The continuing uncertainty over Brexit and geopolitical volatility in the U.K. that has led to a depreciation of the pound are having widespread impacts throughout supply chains with touchpoints in the markets.
Reports Monday (Aug. 12) in Catering Insight showcased some of the foreign exchange hurdles businesses face as a result of that uncertainty. According to the publication, U.K. catering equipment importers working with Eurozone suppliers are struggling to manage the struggle of the pound against the euro.
“We cannot guess what the rate will be day-by-day, so it’s the only solution to pass on such a surcharge to protect our company,” one U.K. importer told the publication of its reliance on surcharges to mitigate the risk of currency fluctuations.
Last month, reports in the Financial Times made clear that businesses will increasingly be faced with decisions they must make about how to manage foreign exchange volatility.
“It’s no longer sustainable to absorb cost increases,” one clothing company told the publication.
“We are always behind the curve when the pound is falling, because the effect is immediate, whereas altering our prices to counteract that can only be done gradually,” another U.K. importer said.
Brexit-related volatility and the subsequent fluctuation of the pound has some businesses realizing they are no longer able to put off establishing an FX risk management strategy. According to Kantox Chief Executive Officer and Co-Founder Philippe Gelis, the key to mitigating FX risk is to not only establish a strategy but to stick with it.
“FX is much more about deciding how you want to manage risk, than executing transactions,” he told PYMNTS in a recent interview. “A business must decide what their risk appetite is, how much risk they want to hedge, what kind of financial products they need. And then it’s also about execution, and making sure you stick to your hedging policy.”
A geopolitical event like Brexit, jarring for markets, is not necessarily the time to begin considering one’s FX strategy, either, yet research suggests that corporate treasurers today are beginning to explore different FX hedging strategies as a result of those events. A survey published earlier this month from Bloomberg revealed nearly two-thirds of treasurers believe they need to improve or are considering improvements, on current hedging strategies.
Yet those treasurers say that adopting a new FX management technology is a key barrier to improving those strategies.
Gelis emphasized the importance of automation in technologies that businesses do decide to adopt. It is important not for an FX management or hedging tool to be able to quickly react to an event like Brexit, but for that tool to be automatically and constantly hedging forex risk anyway — negating the need for a solution to react to a geopolitical event.
But that, he said, is also one of the largest challenges in this market.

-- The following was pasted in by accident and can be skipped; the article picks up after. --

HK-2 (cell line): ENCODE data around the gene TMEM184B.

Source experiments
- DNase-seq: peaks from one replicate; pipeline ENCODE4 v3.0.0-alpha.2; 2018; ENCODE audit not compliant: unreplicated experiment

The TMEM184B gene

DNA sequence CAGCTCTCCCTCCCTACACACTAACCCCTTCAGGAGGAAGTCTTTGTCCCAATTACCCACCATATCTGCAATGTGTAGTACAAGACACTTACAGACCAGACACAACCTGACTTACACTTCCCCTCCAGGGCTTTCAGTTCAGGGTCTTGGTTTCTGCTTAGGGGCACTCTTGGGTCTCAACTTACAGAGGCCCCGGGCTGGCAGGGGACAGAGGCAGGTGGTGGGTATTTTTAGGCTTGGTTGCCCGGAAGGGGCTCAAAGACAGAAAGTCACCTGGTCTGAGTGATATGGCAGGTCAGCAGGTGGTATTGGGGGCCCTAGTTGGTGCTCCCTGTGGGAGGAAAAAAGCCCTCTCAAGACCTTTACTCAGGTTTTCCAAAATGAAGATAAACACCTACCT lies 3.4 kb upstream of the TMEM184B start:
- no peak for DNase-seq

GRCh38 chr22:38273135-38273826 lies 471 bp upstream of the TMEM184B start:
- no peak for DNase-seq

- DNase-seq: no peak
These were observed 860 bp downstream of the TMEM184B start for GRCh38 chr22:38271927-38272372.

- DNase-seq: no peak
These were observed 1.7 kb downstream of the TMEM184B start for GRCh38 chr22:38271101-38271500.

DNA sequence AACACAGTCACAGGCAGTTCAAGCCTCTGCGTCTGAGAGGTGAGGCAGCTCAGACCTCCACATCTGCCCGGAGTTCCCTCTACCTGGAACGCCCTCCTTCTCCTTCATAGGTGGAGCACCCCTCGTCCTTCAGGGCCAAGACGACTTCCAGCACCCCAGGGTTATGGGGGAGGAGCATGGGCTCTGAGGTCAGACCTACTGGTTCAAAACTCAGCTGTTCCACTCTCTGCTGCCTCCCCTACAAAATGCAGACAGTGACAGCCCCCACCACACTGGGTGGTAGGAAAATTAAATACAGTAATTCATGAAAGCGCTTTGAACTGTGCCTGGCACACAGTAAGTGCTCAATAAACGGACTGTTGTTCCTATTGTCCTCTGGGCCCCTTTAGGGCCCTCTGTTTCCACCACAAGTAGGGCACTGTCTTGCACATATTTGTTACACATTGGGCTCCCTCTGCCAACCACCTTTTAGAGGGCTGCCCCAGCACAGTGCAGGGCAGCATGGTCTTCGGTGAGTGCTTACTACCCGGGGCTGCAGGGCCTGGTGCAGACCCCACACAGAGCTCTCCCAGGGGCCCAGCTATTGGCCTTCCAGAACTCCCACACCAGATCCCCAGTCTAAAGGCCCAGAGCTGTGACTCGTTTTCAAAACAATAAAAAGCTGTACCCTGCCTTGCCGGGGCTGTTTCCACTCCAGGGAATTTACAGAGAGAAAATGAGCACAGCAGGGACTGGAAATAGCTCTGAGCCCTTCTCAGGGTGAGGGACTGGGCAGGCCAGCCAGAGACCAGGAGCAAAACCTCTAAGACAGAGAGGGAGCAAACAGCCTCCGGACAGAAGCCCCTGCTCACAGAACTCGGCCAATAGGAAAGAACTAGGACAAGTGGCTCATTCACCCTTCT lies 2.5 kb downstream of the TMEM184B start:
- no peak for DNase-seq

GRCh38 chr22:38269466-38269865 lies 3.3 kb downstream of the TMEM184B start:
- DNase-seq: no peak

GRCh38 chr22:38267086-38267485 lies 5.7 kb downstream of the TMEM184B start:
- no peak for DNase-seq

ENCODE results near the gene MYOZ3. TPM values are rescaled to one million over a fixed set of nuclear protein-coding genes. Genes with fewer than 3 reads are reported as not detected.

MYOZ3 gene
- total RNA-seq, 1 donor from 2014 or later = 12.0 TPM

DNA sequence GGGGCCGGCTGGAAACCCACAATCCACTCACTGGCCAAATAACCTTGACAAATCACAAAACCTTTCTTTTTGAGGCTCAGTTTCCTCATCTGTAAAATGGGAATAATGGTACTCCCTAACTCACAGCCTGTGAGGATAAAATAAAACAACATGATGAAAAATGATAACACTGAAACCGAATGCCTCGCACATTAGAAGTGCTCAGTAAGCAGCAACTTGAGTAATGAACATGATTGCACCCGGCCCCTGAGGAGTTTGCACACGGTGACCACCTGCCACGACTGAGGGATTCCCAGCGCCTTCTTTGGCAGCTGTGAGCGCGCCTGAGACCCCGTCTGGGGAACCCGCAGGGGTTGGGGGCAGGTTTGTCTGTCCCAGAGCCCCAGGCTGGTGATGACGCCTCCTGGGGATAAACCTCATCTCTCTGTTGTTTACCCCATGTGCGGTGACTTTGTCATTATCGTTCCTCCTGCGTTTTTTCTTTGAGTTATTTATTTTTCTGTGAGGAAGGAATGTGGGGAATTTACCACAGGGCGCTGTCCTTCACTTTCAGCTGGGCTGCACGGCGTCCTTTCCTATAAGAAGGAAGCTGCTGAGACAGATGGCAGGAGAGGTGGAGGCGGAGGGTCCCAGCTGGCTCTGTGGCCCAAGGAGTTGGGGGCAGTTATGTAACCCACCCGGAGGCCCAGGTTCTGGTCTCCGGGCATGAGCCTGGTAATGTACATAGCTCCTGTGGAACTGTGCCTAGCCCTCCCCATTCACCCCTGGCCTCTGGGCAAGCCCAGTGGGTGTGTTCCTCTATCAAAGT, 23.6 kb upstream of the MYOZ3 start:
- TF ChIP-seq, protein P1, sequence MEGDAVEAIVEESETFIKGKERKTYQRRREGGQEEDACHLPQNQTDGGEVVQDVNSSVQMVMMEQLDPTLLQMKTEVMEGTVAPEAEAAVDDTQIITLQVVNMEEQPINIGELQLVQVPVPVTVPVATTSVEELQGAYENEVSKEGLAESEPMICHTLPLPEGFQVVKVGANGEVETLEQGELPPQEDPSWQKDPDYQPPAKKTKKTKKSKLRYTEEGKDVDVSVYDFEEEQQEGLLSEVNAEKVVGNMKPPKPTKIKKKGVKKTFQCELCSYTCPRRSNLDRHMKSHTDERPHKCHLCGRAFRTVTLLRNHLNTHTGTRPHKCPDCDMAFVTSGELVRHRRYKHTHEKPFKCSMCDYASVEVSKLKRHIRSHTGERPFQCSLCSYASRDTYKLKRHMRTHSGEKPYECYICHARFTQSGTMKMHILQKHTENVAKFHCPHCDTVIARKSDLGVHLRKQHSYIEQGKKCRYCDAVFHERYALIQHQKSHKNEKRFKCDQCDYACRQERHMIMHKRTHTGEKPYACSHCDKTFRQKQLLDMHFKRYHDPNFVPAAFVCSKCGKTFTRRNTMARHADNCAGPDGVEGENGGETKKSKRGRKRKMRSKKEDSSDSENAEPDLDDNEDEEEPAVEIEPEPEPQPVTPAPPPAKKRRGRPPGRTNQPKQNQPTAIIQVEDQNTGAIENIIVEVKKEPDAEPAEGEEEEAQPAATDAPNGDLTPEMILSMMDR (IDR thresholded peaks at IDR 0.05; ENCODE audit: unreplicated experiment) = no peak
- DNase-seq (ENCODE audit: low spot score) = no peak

Whether from accounts payable, accounts receivable, internal reconciliation, mergers and acquisitions or other financial processes that occur across borders, corporates often execute thousands-upon-thousands of micro-transactions per day, said Gelis, and often, they’re all hedged manually.
Banks have not historically focused on sophisticated, intelligence and automated FX management products, instead choosing to differentiate themselves from the competition by offering lower costs. Even though banks have also been investing in improving the speed and visibility of cross-border transactions, Gelis noted that this does not necessarily have a direct impact on corporates’ hedging strategies.
“In the end it’s always about price, price, price,” he said. “But if you really want to automate and streamline [FX hedging] operations, banks offer basically nothing.”
That gap in the market has encouraged Kantox to collaborate with traditional banks, most recently announcing a partnership with Silicon Valley Bank in the U.K. as part of the growing trend of bank-FinTech collaboration. Gelis noted that the company plans to announce more partnerships with traditional financial institutions moving forward.
Being able to integrate with banks is one side of the automation challenge, while the other, he said, is to integrate directly into corporates’ back-end ERP systems. That application programming interface (API) connectivity with both banks’ and corporates’ systems enables the always-on hedging performance organizations need today to endure the volatility of events like Brexit or the U.S.-China trade wars.
As highlighted by FinTech Neo in a previous interview with PYMNTS, corporates, particularly smaller businesses, may view these events as barriers to stepping onto a global stage. At the same time, however, these events also raise awareness as to the importance of currency risk management and hedging strategies.
For organizations and their treasurers to ensure that volatility, businesses need to clearly define their risk appetite and hedging strategies. And to stick to that hedging strategy, processes must be automated. That could require a shift in the way businesses think about FX risk, however.
“What I’m told by most companies is that if there is geopolitical news, they react — to hedge, or not to hedge?” said Gelis. “With machine [technology] imbedded in their [enterprise resource planning] ERP, it’s fully automated. It’s hedging 24 hours a day.”